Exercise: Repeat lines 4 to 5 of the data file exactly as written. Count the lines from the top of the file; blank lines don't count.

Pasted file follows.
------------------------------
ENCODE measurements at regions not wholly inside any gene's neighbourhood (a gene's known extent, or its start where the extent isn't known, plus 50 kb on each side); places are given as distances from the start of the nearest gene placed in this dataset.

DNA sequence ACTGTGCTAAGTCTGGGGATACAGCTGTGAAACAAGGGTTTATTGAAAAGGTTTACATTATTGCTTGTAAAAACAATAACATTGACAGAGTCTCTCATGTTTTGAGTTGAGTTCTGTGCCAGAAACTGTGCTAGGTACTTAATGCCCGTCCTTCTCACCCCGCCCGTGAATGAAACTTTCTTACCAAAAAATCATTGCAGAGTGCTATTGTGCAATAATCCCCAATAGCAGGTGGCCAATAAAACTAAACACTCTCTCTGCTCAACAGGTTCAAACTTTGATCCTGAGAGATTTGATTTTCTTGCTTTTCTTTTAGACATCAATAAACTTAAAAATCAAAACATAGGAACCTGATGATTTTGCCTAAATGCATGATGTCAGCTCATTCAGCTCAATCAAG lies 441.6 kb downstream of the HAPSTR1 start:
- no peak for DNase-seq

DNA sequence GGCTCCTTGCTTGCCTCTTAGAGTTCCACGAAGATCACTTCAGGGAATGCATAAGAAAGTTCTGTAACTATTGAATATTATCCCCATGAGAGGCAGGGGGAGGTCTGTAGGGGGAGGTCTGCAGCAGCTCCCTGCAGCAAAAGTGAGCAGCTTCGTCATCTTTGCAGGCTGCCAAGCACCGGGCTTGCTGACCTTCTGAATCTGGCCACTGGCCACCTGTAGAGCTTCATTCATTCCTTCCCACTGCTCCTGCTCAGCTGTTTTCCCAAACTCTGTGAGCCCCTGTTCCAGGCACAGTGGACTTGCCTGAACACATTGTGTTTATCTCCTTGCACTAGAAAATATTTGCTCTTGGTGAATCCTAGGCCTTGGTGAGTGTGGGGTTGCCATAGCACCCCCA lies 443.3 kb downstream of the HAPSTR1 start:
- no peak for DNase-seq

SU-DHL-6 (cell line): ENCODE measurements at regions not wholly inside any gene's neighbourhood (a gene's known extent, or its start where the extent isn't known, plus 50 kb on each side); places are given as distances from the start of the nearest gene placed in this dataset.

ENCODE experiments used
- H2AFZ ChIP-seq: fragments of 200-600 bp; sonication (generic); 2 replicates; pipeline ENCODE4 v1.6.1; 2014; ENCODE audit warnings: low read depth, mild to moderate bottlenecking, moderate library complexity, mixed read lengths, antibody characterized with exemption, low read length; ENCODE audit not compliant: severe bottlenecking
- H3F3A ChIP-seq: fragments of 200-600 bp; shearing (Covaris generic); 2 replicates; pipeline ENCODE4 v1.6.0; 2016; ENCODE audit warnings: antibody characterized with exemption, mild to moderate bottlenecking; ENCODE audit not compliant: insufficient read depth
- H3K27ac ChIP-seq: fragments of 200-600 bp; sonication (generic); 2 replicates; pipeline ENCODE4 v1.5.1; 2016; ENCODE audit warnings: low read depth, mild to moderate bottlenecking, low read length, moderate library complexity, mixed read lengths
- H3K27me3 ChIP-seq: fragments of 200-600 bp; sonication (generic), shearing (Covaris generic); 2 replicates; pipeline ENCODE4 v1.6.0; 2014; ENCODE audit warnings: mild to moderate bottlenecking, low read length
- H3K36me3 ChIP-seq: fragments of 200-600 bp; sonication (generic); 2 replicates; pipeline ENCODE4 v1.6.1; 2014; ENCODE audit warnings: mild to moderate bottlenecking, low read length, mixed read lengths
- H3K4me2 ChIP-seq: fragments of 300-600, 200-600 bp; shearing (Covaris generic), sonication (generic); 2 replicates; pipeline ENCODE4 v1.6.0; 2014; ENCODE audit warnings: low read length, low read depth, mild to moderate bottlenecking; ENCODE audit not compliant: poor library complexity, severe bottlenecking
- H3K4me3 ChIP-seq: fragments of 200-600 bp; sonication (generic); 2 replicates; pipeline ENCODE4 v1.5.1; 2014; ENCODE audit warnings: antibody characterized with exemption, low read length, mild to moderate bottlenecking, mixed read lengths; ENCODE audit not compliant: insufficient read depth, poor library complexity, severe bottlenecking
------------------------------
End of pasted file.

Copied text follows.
DNA sequence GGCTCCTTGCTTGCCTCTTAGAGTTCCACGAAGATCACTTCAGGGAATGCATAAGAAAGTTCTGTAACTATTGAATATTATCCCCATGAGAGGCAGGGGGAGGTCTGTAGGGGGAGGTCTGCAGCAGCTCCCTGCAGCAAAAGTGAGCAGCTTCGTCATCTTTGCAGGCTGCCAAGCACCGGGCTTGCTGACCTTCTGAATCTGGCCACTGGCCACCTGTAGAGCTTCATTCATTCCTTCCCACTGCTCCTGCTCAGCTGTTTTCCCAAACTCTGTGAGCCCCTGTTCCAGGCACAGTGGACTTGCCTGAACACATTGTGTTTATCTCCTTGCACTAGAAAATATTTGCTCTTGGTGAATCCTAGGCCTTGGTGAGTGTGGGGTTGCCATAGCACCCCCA lies 443.3 kb downstream of the HAPSTR1 start:
- no peak for DNase-seq